While certainly the election was closer than the 72% win in 2019, Mayor Joe Hogsett earned an impressive victory over his toughest opponent to date. He also became the first Democratic mayor to win a third term post-Uni-Gov. This was a hard-fought victory for Mayor Hogsett who had to overcome a well-financed opponent. Key to the win was long established relationships with our community. At the end of the day, he was known to our community and people could point to his track record on a variety of issues.
In a heavily leaning Democratic County, Jefferson Shreve spent an estimated $13.5 million to get his message out to the community. He certainly made this a contested campaign and invested his own money to do so. Policy differences aside, I think Mr. Shreve was honest about his beliefs and a gentleman.
The most expensive mayoral election in city history only moved voter turnout from roughly 24% to just over 26%. That’s our democracy at this moment.
I certainly do hope that any and all candidates running for Mayor of Indianapolis in 2027 will have a written plan to work with Black leaders on moving the community forward.
Black Indianapolis won, in part, because we have a new plan from Mayor Hogsett outlining how he plans to work with Black leaders in Indianapolis on moving the city forward. The plan is posted on his campaign website but also on the www.indyblackagendas.org page which keeps track of Black agendas developed in the community.
The community needs to read Mayor Hogsett’s plan. The Black community and Black leaders should add to the plan as we collectively develop our next Black agenda. Most important, there will need to be engagement and accountability on priorities listed in the Hogsett plan.
But now it’s time to talk about Black mayors.
Black Hoosiers won as well with the re-election of Mayor Rod Roberson (Elkhart) and Mayor Anthony Copeland (East Chicago).
Former State Senator Eddie Melton easily won his election as the new Mayor-elect of Gary.
But we also got three newly elected and first Black women mayors with Lawrence electing Mayor-elect Deborah Winfield, Michigan City electing Mayor-elect Angie Nelson Deutich, and the election of Mayor-elect Stephanie Terry the first Black and first female mayor of Evansville.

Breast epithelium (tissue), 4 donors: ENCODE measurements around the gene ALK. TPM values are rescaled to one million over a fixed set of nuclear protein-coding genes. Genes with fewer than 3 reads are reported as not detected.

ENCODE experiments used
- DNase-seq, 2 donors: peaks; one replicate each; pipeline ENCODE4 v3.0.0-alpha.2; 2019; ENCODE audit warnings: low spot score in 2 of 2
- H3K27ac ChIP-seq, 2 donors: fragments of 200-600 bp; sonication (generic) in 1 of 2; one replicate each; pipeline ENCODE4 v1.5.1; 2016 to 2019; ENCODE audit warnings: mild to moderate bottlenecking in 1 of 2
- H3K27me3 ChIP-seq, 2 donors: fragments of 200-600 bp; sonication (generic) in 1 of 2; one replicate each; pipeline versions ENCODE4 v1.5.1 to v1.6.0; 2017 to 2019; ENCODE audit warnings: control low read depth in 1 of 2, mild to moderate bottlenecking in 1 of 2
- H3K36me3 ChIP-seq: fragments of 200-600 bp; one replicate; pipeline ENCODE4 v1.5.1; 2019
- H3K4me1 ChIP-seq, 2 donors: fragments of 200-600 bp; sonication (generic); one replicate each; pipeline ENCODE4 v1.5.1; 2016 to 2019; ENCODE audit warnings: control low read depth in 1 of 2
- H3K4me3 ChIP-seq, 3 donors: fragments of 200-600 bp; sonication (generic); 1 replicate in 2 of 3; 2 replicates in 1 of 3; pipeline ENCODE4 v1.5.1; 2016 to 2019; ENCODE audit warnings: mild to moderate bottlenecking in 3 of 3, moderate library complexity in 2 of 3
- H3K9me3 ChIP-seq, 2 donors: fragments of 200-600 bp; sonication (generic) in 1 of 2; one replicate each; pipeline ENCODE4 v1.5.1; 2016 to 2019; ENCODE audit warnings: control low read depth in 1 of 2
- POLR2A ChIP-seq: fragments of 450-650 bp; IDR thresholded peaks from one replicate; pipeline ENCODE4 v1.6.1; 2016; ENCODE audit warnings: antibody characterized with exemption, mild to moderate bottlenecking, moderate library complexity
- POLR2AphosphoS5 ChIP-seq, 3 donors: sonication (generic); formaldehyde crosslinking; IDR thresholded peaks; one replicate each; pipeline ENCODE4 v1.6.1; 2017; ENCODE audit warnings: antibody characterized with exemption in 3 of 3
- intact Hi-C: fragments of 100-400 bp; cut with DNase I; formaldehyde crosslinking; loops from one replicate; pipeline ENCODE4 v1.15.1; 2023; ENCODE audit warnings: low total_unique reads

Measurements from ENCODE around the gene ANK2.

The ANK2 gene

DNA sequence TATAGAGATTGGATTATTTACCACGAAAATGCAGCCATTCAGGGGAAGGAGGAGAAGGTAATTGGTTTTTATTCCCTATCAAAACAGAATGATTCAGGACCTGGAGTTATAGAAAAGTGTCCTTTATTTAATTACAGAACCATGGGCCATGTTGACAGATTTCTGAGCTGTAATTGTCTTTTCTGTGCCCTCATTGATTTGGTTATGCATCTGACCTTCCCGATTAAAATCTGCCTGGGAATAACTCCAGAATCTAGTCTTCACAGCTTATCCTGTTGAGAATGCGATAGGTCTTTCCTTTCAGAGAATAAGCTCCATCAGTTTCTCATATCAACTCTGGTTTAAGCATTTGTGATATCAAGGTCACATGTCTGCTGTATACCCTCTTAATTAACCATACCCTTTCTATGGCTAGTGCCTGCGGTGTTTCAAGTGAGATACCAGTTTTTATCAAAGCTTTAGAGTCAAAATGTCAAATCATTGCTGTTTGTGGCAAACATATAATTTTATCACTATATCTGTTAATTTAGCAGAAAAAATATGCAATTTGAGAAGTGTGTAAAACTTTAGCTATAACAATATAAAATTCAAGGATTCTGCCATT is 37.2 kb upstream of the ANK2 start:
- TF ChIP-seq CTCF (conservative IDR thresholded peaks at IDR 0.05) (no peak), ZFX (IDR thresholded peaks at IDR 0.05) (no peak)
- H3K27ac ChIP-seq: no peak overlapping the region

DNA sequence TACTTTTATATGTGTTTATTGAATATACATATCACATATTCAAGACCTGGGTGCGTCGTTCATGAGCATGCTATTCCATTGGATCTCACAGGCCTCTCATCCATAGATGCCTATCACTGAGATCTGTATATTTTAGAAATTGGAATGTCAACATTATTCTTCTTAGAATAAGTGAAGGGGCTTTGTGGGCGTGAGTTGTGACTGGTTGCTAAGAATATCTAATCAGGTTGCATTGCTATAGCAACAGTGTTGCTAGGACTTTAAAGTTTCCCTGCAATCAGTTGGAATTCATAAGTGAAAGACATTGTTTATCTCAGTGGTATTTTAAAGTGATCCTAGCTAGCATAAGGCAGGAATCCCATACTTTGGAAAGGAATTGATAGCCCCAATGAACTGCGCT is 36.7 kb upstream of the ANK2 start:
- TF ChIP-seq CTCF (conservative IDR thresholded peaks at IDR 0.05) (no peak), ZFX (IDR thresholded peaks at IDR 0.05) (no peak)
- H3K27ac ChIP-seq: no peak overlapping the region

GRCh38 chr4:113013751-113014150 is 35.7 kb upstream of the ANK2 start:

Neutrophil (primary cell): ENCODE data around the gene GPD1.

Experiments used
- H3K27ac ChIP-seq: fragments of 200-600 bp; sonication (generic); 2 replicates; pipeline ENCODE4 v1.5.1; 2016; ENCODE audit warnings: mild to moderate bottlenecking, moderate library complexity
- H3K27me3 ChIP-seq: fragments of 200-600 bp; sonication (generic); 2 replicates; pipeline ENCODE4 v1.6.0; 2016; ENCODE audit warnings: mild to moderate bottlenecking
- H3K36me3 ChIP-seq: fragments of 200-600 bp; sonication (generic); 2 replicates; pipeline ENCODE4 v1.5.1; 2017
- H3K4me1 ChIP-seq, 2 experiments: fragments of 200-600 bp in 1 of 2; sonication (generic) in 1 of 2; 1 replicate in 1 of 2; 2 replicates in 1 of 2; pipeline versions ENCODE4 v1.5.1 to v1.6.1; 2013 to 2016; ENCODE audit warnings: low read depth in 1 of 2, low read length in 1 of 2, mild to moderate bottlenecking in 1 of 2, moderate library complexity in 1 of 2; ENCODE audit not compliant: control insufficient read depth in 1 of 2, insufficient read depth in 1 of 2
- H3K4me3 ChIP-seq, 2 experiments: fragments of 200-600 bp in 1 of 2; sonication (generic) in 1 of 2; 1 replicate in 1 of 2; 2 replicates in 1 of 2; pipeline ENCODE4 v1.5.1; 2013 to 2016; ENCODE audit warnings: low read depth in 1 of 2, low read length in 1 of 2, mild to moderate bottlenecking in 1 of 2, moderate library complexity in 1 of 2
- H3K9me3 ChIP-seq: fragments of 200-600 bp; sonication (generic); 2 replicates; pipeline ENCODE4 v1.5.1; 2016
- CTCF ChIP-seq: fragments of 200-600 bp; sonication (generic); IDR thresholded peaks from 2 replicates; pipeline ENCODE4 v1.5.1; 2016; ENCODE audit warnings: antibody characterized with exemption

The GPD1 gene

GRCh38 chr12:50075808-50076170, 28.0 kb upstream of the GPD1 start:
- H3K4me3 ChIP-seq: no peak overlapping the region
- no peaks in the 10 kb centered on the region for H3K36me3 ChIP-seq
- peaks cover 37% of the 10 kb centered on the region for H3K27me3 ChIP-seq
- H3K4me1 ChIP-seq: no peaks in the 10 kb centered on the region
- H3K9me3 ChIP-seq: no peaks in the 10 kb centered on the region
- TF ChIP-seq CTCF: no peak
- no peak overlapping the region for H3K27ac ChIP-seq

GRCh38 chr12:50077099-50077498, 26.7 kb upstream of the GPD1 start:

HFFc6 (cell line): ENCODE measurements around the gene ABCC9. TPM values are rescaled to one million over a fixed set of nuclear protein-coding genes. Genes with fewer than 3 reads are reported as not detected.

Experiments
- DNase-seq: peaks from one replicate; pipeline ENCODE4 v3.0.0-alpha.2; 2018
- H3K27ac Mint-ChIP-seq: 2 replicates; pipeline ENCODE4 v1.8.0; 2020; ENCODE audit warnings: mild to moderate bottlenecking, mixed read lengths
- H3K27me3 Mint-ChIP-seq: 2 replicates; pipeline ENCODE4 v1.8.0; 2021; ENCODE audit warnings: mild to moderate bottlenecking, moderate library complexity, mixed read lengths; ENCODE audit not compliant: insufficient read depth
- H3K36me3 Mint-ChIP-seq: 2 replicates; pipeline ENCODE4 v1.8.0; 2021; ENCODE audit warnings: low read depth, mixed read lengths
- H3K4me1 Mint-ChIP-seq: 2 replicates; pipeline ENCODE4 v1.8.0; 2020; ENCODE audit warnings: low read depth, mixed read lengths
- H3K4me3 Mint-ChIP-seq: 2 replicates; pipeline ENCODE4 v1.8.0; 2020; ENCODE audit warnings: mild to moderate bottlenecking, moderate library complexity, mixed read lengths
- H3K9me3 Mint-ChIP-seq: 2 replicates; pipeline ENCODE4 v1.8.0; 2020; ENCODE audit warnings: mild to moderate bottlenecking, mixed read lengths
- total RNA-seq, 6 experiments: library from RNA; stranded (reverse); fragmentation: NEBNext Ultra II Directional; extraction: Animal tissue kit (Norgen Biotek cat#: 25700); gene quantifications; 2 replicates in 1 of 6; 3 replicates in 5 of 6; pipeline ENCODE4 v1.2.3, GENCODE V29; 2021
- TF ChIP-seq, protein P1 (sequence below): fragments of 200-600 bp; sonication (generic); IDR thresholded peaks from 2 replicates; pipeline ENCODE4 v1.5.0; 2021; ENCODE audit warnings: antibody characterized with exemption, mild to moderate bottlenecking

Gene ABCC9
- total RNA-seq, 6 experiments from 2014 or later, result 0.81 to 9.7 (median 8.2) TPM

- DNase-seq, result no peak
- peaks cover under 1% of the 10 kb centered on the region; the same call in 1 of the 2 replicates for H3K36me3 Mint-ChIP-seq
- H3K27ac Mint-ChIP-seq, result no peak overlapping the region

Ronald Morrell, Jr. became possibly the first Black Republican Mayor in Indiana and first Black Mayor of Marion.
I don’t know that we have ever had this many Black mayors in city halls across the state of Indiana.
(It looks like youth won this election cycle with Terre Haute also making some history with Mayor-elect Brandon Sakbun beating incumbent Mayor Duke Bennett.)
Finally, with Evanston, Illinois as a potential model, there has been some discussion in the community about exploring the case for reparations based on official action conducted by city hall over the 200 years of Black people living in Indianapolis.
The conversations have focused primarily on understanding what official city action occurred that directly impacted Black Indianapolis residents, and at a policy level what are potential remedies that could ameliorate disparities that stem from previous official actions by city officials against the Black community.
Black people are not at the bottom of the good statistics and top of the bad statistics for no reason.
While the city can point to a 16% decline in homicides, the Black community has lost too many of our children to gun violence. Black males are murdered at levels in this city that should shock the conscience. And domestic violence in our community is something we need to talk about more. Community activists have argued that the city’s anti-violence efforts could be operated better. They will need to make that case to both city hall as well as the community. Losing nearly 20 children in a year to homicides is a compelling reason for all parties to have the conversation.
But from homeownership to unemployment, to median income, to a host of other social and economic indicators we lag behind other racial groups.
While personal responsibility has to be part of the decision to commit a violent act, we need to be thinking beyond root causes of violence and to the history that informs generational disparities and underinvestment in our communities.
It will be interesting to see how this conversation unfolds and if it moves.